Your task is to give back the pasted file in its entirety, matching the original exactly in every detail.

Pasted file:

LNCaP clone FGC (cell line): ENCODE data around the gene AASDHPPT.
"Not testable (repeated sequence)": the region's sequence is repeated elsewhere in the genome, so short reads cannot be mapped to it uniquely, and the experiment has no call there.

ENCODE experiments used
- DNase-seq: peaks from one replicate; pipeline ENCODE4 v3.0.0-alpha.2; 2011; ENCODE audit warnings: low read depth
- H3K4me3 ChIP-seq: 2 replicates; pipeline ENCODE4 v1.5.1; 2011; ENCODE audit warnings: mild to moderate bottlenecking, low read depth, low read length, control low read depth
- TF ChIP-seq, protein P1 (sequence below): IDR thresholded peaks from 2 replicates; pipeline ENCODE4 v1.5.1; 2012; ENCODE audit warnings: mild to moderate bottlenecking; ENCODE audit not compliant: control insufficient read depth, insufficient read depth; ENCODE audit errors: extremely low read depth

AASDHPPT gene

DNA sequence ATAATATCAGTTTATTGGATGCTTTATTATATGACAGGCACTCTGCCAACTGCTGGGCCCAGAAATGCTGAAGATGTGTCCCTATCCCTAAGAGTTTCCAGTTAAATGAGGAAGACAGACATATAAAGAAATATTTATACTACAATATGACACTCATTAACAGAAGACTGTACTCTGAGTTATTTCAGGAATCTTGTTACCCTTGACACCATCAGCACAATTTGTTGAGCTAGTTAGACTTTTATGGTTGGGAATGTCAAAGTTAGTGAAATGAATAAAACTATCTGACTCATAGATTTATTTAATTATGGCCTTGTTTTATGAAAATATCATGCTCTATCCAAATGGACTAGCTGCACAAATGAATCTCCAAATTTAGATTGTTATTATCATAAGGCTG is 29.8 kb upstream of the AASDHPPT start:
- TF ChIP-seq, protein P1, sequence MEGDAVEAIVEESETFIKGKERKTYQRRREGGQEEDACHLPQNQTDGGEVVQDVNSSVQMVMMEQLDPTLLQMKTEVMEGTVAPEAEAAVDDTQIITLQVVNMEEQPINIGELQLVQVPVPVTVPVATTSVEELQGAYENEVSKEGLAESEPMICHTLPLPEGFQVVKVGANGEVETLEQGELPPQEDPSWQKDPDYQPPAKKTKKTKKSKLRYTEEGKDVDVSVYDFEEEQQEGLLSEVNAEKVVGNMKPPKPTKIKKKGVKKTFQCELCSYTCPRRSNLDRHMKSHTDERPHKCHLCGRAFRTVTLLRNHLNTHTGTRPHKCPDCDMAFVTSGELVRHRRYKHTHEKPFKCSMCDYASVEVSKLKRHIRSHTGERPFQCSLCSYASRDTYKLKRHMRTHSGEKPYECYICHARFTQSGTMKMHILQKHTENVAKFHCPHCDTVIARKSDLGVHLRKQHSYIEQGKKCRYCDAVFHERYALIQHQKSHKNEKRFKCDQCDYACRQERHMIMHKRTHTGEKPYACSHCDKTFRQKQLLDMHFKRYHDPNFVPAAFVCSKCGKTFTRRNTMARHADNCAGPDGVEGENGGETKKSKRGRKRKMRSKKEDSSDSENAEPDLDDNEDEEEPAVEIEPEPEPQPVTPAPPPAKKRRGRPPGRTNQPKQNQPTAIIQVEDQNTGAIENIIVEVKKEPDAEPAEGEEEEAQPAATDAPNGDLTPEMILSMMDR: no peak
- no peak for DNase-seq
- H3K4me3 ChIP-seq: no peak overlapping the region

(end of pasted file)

LNCaP clone FGC (cell line): ENCODE data around the gene AASDHPPT.
"Not testable (repeated sequence)": the region's sequence is repeated elsewhere in the genome, so short reads cannot be mapped to it uniquely, and the experiment has no call there.

ENCODE experiments used
- DNase-seq: peaks from one replicate; pipeline ENCODE4 v3.0.0-alpha.2; 2011; ENCODE audit warnings: low read depth
- H3K4me3 ChIP-seq: 2 replicates; pipeline ENCODE4 v1.5.1; 2011; ENCODE audit warnings: mild to moderate bottlenecking, low read depth, low read length, control low read depth
- TF ChIP-seq, protein P1 (sequence below): IDR thresholded peaks from 2 replicates; pipeline ENCODE4 v1.5.1; 2012; ENCODE audit warnings: mild to moderate bottlenecking; ENCODE audit not compliant: control insufficient read depth, insufficient read depth; ENCODE audit errors: extremely low read depth

AASDHPPT gene

DNA sequence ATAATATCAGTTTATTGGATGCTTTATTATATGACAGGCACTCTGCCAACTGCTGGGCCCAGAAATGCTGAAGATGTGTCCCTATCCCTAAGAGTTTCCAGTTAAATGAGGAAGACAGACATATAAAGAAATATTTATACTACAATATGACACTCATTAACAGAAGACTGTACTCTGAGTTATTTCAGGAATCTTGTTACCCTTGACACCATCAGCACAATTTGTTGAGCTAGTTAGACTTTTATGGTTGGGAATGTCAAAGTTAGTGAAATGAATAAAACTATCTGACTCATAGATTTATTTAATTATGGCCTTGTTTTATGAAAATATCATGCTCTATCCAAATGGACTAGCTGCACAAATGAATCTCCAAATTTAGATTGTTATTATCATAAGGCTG is 29.8 kb upstream of the AASDHPPT start:
- TF ChIP-seq, protein P1, sequence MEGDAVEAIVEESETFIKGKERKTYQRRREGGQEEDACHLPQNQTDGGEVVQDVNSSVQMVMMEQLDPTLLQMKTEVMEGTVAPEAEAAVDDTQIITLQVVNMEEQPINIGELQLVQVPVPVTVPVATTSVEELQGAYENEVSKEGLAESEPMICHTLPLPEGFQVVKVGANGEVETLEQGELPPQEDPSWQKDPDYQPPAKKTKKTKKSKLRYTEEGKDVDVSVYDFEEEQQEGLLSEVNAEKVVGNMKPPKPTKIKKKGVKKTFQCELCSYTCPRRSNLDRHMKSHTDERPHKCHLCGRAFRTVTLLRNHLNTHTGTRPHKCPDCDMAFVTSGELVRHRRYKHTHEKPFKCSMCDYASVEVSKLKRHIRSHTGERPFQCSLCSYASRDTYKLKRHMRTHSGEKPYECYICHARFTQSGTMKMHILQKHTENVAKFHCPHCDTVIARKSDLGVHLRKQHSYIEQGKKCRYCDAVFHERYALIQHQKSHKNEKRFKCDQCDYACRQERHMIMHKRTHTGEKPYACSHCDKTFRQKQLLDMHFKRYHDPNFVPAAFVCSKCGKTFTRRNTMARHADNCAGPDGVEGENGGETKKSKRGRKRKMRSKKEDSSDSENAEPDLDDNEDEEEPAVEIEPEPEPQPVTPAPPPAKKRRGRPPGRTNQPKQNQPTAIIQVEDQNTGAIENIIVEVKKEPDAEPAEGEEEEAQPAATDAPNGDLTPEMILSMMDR: no peak
- no peak for DNase-seq
- H3K4me3 ChIP-seq: no peak overlapping the region